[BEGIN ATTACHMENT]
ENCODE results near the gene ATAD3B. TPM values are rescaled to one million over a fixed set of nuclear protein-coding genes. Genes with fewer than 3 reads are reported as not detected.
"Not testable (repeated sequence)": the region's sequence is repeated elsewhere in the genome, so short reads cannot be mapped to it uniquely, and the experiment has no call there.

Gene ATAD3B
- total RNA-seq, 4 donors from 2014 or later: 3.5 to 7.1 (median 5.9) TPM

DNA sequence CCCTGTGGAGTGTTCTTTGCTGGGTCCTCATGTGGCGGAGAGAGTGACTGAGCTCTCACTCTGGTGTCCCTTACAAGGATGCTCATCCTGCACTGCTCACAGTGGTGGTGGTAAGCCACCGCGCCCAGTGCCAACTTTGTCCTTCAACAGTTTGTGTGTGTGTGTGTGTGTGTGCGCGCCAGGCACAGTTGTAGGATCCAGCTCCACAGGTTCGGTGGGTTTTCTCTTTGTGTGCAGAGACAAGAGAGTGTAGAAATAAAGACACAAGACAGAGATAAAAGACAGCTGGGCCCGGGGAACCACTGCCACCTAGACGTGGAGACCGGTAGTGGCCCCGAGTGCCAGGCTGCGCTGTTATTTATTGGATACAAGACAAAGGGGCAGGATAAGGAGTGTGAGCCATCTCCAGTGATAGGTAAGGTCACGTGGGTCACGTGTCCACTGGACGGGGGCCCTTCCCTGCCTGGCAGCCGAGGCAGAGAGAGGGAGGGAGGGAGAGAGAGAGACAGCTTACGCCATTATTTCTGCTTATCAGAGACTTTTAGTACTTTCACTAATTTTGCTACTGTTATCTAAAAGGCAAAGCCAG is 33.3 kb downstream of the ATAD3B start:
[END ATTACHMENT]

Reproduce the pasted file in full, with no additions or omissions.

ENCODE results near the gene ATAD3B. TPM values are rescaled to one million over a fixed set of nuclear protein-coding genes. Genes with fewer than 3 reads are reported as not detected.
"Not testable (repeated sequence)": the region's sequence is repeated elsewhere in the genome, so short reads cannot be mapped to it uniquely, and the experiment has no call there.

Gene ATAD3B
- total RNA-seq, 4 donors from 2014 or later: 3.5 to 7.1 (median 5.9) TPM

DNA sequence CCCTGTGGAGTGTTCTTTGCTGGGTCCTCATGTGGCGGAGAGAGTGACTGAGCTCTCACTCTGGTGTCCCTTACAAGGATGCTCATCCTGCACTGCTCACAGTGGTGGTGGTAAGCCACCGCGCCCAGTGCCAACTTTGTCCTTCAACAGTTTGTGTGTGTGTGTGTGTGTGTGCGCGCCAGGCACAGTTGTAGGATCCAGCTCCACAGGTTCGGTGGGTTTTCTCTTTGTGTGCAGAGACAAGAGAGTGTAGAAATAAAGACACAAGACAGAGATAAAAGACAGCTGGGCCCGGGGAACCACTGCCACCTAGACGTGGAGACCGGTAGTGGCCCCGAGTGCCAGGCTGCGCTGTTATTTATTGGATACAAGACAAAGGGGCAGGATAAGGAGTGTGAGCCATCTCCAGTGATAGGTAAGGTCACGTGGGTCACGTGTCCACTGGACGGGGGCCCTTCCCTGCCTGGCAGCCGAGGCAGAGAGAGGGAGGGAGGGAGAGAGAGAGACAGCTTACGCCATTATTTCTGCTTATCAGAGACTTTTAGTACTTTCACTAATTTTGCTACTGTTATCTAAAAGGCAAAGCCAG is 33.3 kb downstream of the ATAD3B start: